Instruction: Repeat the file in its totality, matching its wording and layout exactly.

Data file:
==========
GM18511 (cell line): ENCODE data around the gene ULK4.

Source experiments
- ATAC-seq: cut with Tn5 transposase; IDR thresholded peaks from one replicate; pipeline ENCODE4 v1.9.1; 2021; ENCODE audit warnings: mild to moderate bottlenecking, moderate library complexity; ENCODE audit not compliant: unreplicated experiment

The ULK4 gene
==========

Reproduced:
GM18511 (cell line): ENCODE data around the gene ULK4.

Source experiments
- ATAC-seq: cut with Tn5 transposase; IDR thresholded peaks from one replicate; pipeline ENCODE4 v1.9.1; 2021; ENCODE audit warnings: mild to moderate bottlenecking, moderate library complexity; ENCODE audit not compliant: unreplicated experiment

The ULK4 gene